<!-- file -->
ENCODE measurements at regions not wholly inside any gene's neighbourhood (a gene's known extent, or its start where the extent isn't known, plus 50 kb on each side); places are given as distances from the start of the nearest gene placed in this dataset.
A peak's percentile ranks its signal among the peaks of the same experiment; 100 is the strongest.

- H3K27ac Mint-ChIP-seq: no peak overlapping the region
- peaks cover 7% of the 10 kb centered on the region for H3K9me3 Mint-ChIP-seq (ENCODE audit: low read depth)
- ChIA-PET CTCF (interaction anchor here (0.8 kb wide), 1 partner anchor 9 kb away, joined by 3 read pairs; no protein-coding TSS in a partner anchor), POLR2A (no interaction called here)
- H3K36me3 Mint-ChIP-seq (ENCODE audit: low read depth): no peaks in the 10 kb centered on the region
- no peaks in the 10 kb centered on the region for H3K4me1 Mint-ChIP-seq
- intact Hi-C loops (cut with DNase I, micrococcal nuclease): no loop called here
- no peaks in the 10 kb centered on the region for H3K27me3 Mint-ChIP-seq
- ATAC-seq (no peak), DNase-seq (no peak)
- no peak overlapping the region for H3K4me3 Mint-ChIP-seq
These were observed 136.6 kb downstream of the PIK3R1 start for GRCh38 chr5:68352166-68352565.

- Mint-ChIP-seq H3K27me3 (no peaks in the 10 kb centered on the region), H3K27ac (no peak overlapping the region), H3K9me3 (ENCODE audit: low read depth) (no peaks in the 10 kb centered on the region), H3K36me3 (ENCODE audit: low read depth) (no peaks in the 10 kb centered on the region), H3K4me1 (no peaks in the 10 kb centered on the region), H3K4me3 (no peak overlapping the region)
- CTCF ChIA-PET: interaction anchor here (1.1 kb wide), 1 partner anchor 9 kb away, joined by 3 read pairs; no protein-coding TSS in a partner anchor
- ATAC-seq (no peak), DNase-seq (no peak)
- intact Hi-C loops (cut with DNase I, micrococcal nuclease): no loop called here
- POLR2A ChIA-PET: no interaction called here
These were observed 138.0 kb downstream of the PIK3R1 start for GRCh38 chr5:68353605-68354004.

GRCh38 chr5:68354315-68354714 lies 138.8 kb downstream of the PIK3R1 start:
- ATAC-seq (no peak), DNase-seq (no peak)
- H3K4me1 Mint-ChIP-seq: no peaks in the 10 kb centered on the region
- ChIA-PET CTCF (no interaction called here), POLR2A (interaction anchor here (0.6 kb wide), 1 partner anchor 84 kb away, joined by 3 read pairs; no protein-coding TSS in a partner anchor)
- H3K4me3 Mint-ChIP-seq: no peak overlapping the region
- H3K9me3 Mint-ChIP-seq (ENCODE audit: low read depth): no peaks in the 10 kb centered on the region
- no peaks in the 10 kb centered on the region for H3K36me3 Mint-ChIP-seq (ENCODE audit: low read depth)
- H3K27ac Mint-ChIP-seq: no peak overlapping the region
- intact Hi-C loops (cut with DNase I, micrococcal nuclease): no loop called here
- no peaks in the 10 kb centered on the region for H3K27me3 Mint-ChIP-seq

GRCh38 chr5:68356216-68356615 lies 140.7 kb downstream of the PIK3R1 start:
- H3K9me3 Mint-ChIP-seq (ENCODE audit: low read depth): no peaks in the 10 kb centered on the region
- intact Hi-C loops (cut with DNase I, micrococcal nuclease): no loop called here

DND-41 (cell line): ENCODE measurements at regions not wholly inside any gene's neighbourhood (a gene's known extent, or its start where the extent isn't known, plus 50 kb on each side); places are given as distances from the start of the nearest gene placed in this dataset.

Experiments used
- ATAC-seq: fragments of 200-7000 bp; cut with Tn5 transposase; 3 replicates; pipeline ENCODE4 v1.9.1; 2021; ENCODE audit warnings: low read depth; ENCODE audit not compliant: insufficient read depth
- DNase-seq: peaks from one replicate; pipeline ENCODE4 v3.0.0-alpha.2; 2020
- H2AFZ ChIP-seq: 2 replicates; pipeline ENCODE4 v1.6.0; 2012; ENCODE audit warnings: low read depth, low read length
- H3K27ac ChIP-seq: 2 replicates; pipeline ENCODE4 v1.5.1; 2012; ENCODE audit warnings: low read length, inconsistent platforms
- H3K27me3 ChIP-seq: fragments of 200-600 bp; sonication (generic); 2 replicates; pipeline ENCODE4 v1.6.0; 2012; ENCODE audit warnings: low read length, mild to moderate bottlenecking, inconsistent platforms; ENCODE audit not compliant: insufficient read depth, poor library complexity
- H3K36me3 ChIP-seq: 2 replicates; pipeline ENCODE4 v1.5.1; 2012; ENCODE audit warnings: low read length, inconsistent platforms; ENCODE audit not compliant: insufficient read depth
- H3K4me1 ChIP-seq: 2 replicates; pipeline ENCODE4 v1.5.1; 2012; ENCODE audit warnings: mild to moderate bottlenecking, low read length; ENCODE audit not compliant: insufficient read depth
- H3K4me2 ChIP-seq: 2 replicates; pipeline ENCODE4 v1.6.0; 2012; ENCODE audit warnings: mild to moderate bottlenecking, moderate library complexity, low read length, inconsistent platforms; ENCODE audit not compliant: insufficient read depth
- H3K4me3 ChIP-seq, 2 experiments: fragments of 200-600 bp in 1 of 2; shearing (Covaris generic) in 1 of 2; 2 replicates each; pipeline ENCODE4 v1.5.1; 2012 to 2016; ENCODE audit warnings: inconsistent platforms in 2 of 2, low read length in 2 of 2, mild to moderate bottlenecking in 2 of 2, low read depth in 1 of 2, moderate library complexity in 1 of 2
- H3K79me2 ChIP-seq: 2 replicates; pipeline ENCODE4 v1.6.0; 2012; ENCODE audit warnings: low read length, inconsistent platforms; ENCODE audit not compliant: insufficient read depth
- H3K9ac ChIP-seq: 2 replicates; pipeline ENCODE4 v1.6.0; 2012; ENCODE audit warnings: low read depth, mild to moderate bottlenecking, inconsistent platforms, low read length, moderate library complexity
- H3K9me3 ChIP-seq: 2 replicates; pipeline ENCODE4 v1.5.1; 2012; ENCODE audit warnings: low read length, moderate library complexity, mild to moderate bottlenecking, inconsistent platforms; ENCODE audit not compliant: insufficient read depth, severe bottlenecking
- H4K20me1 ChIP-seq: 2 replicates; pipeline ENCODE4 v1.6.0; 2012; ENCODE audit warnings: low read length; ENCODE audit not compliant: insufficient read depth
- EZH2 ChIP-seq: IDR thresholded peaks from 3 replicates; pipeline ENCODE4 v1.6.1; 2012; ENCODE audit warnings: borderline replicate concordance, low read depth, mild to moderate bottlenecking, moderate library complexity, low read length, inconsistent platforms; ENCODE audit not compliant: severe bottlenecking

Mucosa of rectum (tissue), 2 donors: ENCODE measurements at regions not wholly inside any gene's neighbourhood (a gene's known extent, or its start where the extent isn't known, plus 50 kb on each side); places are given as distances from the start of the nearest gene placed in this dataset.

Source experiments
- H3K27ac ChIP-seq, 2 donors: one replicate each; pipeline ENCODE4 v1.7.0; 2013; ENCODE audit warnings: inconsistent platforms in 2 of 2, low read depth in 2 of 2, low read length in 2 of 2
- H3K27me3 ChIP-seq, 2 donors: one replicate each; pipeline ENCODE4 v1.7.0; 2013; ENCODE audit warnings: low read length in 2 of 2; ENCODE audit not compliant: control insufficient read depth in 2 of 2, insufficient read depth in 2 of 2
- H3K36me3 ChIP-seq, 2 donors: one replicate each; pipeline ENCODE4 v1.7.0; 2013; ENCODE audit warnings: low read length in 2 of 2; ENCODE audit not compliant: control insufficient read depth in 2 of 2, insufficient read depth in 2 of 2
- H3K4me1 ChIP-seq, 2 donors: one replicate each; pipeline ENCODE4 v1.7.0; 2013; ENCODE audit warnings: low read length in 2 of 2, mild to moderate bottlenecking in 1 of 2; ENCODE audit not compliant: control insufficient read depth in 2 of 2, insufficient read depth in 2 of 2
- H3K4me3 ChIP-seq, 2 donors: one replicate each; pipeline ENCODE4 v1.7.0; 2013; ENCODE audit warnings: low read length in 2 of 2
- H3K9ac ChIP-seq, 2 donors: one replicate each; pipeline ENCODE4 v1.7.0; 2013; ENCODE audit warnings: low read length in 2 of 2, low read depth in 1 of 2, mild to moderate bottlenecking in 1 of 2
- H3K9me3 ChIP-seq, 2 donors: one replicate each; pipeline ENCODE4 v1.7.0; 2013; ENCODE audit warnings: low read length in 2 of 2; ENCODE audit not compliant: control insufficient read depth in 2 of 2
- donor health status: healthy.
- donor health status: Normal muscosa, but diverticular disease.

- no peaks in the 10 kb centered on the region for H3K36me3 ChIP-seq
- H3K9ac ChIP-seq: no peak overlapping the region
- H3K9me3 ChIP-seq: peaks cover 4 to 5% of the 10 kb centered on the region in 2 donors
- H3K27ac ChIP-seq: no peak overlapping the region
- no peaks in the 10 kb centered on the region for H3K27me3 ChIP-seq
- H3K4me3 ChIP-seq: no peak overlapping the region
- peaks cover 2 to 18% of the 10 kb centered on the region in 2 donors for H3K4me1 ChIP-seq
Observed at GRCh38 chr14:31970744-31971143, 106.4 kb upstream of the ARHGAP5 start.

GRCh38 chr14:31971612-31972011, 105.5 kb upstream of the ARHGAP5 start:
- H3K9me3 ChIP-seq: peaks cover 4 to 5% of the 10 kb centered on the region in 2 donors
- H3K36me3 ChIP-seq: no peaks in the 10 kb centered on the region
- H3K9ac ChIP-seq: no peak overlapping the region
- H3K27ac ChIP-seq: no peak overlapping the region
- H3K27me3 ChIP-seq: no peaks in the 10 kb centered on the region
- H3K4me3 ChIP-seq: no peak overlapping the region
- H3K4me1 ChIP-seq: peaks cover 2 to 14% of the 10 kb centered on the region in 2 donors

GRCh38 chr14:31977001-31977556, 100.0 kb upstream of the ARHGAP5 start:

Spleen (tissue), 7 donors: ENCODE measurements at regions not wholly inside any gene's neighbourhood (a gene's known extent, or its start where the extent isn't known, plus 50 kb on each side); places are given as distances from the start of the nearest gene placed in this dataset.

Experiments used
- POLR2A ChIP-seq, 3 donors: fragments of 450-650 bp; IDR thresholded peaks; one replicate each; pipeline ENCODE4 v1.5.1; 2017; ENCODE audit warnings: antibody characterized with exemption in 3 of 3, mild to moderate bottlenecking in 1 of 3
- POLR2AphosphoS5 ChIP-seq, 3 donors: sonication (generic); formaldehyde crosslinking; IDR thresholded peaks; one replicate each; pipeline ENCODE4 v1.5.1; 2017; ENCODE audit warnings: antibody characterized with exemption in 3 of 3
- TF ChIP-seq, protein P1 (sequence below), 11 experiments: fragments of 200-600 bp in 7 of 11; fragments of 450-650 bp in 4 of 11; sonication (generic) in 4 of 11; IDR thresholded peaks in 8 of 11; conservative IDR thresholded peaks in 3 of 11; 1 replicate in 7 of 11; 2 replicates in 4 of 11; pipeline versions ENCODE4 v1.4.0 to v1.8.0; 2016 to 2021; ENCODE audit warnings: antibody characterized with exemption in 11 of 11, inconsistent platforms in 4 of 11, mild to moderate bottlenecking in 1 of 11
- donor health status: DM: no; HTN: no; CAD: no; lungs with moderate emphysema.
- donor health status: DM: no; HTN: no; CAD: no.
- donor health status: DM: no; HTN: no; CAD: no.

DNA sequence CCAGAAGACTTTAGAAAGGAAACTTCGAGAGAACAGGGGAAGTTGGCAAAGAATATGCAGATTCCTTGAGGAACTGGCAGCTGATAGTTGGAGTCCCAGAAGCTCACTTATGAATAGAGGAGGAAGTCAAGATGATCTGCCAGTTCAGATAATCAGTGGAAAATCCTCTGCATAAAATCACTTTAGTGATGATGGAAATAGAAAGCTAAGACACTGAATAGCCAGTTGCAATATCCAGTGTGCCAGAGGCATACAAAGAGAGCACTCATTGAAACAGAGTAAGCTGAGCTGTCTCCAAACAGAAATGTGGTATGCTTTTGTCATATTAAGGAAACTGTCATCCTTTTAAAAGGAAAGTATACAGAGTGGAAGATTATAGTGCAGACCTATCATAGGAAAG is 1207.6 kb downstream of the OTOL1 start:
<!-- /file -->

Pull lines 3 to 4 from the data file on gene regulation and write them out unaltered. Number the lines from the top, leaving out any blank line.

- H3K27ac Mint-ChIP-seq: no peak overlapping the region
- peaks cover 7% of the 10 kb centered on the region for H3K9me3 Mint-ChIP-seq (ENCODE audit: low read depth)